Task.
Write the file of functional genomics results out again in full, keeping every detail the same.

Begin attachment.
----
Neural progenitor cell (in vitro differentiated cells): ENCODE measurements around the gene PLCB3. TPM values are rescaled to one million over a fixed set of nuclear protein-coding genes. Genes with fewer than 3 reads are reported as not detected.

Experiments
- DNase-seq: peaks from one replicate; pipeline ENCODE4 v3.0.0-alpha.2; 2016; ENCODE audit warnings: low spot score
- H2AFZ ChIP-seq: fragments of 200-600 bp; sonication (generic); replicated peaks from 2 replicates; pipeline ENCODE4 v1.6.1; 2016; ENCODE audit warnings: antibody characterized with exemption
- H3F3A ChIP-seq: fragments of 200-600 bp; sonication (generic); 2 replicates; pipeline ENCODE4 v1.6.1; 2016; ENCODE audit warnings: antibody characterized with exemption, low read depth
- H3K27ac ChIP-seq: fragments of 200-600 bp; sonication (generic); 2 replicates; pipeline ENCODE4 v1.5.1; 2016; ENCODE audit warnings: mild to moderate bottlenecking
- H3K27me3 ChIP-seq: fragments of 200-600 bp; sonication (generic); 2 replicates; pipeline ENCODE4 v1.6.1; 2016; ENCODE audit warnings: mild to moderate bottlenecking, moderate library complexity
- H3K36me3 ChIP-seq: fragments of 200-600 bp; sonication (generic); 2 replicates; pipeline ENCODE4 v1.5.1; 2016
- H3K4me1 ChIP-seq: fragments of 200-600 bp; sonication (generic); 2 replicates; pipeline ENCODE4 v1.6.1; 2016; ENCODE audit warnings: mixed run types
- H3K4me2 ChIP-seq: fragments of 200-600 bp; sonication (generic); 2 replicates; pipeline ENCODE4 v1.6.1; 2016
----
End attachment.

Neural progenitor cell (in vitro differentiated cells): ENCODE measurements around the gene PLCB3. TPM values are rescaled to one million over a fixed set of nuclear protein-coding genes. Genes with fewer than 3 reads are reported as not detected.

Experiments
- DNase-seq: peaks from one replicate; pipeline ENCODE4 v3.0.0-alpha.2; 2016; ENCODE audit warnings: low spot score
- H2AFZ ChIP-seq: fragments of 200-600 bp; sonication (generic); replicated peaks from 2 replicates; pipeline ENCODE4 v1.6.1; 2016; ENCODE audit warnings: antibody characterized with exemption
- H3F3A ChIP-seq: fragments of 200-600 bp; sonication (generic); 2 replicates; pipeline ENCODE4 v1.6.1; 2016; ENCODE audit warnings: antibody characterized with exemption, low read depth
- H3K27ac ChIP-seq: fragments of 200-600 bp; sonication (generic); 2 replicates; pipeline ENCODE4 v1.5.1; 2016; ENCODE audit warnings: mild to moderate bottlenecking
- H3K27me3 ChIP-seq: fragments of 200-600 bp; sonication (generic); 2 replicates; pipeline ENCODE4 v1.6.1; 2016; ENCODE audit warnings: mild to moderate bottlenecking, moderate library complexity
- H3K36me3 ChIP-seq: fragments of 200-600 bp; sonication (generic); 2 replicates; pipeline ENCODE4 v1.5.1; 2016
- H3K4me1 ChIP-seq: fragments of 200-600 bp; sonication (generic); 2 replicates; pipeline ENCODE4 v1.6.1; 2016; ENCODE audit warnings: mixed run types
- H3K4me2 ChIP-seq: fragments of 200-600 bp; sonication (generic); 2 replicates; pipeline ENCODE4 v1.6.1; 2016